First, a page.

Dynamic Host Configuration Protocol
    "
    "BOOTP relay agent"

    A BOOTP relay agent or relay agent is an Internet host or router
    that passes DHCP messages between DHCP clients and DHCP servers.
    DHCP is designed to use the same relay agent behavior as
    specified
    in the BOOTP protocol specification.
    "

    So there you are, it refers to a router passing DHCP messages -
    presumably not all routers do it. And it gives

    Yet you claim - correctly - that DHCP has nothing to do with routing

    So just like the statement in the RFC about NAT. The same logic
    applies. When it refers to router running NAT, that does not mean that
    it is a router function..
    Router functionality is described in the router RFC.. And Routers
    existed before DHCP, just as they existed before NAT.

    RFCs are non exhaustive and describe events after the fact.. And that
    is a nuisance for programmers. And their terminology is sometimes not
    consistent between one RFC and another.. And only claims to be true
    for that RFC. But we are not facing that problem here!

    This is merely the logic of your argument that is at fault..

    i'm waiting to see how you can maintain that after this post.. Infact
    regarding the 3 points I made originally..
    That the router rfc doesn't mention NAT. That routers existed before
    NAT. and no article says that NAT/PAT is a router function .

    You made an attempt at arguing that an article did. Though if it did
    then so did everything else that you agree is not . So that didn't
    work.

    And you tried to show that the NAT RFC mentions routing. Or talk about
    a router doing it.. But that logic, because other RFCs for devices
    that you agree do not routing functions, use the same phraseology.

    You also said it was a -basic- router function.

    Howcome then a router sans modem do routing without NAT? (i haven't
    used one much, but I suspect this is the case). you haven't disagreed
    or corrected me there if that was wrong. If that is indeed the case,
    then it doesn't help your argument that it's a basic router
    function...
    Of course, neither does the fact that Routers pre-existed NAT.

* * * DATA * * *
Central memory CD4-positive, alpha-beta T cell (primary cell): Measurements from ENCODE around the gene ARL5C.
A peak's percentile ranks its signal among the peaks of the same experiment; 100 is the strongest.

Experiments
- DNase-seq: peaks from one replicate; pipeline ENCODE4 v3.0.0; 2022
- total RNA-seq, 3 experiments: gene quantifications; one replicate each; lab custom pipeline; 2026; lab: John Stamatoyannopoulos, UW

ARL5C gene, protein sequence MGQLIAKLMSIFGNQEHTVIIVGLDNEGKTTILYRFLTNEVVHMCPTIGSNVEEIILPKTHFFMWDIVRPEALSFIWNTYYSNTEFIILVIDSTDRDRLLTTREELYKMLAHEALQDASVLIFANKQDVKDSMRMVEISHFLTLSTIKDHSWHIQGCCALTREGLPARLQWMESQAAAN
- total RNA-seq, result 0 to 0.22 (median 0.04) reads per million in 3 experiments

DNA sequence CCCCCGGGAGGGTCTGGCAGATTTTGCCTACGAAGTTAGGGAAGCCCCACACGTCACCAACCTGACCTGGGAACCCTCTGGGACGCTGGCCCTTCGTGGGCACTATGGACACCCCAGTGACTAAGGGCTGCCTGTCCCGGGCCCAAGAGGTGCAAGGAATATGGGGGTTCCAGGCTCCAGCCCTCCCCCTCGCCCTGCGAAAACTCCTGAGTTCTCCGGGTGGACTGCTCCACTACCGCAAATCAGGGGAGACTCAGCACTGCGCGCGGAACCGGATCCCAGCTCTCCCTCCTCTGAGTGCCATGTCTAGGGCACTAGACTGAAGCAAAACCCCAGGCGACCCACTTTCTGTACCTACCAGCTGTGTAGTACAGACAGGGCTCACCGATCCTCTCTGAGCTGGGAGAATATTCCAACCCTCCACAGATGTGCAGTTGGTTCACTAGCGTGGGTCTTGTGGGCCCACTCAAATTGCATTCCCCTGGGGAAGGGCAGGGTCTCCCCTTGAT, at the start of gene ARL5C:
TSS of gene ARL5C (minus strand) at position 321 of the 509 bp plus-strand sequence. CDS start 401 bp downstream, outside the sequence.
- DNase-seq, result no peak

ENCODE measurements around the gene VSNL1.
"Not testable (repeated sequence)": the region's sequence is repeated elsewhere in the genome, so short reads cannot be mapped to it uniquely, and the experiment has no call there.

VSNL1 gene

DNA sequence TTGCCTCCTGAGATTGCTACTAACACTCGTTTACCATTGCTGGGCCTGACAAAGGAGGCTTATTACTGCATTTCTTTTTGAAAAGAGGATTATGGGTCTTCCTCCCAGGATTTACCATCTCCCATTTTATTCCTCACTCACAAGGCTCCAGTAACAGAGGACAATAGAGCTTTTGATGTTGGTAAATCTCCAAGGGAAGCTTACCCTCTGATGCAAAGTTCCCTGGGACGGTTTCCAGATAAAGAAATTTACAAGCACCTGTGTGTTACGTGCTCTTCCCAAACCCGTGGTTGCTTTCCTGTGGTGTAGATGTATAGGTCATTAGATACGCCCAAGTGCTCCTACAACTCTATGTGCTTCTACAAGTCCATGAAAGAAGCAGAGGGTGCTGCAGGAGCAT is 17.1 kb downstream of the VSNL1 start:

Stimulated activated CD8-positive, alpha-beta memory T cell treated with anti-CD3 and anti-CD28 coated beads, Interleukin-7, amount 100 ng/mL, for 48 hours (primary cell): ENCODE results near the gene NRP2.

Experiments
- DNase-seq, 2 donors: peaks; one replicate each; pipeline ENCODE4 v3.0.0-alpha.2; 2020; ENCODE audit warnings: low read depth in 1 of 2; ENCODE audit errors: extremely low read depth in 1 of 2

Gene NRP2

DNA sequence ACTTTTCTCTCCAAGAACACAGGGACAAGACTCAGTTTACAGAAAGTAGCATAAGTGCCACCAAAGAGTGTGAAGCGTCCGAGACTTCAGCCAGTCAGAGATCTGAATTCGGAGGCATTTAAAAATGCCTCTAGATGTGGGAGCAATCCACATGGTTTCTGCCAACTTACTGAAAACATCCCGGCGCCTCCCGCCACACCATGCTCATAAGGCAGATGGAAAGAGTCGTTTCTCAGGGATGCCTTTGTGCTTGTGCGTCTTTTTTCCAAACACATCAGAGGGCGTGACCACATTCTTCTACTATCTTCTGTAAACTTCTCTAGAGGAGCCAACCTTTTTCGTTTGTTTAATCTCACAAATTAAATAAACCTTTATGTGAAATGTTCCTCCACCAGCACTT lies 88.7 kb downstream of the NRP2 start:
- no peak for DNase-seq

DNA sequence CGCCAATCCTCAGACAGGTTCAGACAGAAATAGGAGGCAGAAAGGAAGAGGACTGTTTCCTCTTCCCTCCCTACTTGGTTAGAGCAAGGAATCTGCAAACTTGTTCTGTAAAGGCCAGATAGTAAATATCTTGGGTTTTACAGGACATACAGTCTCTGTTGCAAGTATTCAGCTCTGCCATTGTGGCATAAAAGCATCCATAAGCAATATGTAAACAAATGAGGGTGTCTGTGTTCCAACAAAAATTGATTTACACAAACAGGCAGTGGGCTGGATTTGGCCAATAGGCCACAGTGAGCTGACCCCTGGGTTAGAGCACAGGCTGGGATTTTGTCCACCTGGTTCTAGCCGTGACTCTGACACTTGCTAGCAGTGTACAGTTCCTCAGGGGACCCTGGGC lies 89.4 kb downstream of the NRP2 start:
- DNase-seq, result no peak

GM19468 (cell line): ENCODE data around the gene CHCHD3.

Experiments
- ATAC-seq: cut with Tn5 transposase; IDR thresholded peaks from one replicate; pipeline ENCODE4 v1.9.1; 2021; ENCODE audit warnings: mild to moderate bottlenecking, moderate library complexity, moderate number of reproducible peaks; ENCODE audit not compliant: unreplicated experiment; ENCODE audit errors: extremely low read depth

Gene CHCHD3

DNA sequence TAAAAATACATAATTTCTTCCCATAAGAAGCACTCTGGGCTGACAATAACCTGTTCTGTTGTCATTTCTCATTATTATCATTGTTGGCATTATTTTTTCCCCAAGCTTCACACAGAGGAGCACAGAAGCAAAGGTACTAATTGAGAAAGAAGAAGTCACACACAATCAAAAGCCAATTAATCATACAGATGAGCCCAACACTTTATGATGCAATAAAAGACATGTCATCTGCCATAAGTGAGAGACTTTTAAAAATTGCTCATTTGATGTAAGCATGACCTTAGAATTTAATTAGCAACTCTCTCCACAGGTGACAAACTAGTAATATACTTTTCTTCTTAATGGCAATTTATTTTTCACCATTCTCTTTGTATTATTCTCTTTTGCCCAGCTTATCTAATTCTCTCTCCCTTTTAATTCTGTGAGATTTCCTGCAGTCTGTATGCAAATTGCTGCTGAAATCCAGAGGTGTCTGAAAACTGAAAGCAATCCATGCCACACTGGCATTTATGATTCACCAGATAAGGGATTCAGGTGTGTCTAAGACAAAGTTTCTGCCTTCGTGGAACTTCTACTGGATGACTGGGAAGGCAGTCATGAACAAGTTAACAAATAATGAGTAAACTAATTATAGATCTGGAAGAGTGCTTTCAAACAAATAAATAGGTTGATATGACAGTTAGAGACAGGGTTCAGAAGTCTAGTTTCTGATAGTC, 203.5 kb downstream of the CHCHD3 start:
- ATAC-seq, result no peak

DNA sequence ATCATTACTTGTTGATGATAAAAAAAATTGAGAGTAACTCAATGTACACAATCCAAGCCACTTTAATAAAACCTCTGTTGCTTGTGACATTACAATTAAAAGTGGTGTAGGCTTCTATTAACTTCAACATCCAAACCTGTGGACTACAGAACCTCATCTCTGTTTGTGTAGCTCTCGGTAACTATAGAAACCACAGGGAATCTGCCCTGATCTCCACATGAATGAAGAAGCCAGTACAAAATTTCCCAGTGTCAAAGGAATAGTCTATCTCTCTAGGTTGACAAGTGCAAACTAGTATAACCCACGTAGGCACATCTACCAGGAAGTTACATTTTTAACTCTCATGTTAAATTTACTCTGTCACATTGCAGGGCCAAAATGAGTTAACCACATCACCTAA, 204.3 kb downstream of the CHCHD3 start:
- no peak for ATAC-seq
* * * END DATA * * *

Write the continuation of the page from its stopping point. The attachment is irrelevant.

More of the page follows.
<snip>
     
    jameshanley39, Jun 22, 2008
    #24
  5. Jeff Strickland

    Baron Guest

    wrote:

    James I see no point in continuing this thread ! I have not the
    slightest interest in simply arguing ! You jumped in to make a
    correction that really had no real value in the context of the original
    post. By pretending that you wanted to be informed just to create an
    argument is a waste of my time.

    This thread is now closed. Period.
     
    Baron, Jun 22, 2008
    #25
  6. Maybe you get a kick out of thinking of yourself as a "teacher" who
    people ask for help, and then you help them. But anybody informs you,
    you don't appreciate it, you get upset.

    Yes, I asked you some questions, in the process of explaining far more
    things to you too.. You don't like it? Then you have a problem with a
    2 way discussion.

    I don't know who you think you are declaring a thread to be closed. It
    doesn't work like that deary. You want to quit responding, then quit
    responding. That's not "closing a thread". It's not a web forum run
    by a totalitarian pseudo-baron with delusions of power. You can always
    start up your own one of those!
     
    jameshanley39, Jun 22, 2008
    #26
  7. <top post>
    The card that accesses the Verizon system is a USB dongle, and the Windows
    Network Manager has no idea that the machine on the 'net because it is
    looking for activity from the NIC, not the USB.

    I will be connecting a cross-over cable so files and the printers can be
    shared among the two machines, but I have low confidence that the USB device
    that provides the Internet access will be accessible from the other machine.

    I created a Workgroup, but the architecture of the system is not correct,
    and the two machines do not talk to one another -- files are not visible,
    and neither machine shows up on the other machine's Network Neighborhood.


    </top post>
     
    Jeff Strickland, Jun 24, 2008
    #27
  8. Jeff Strickland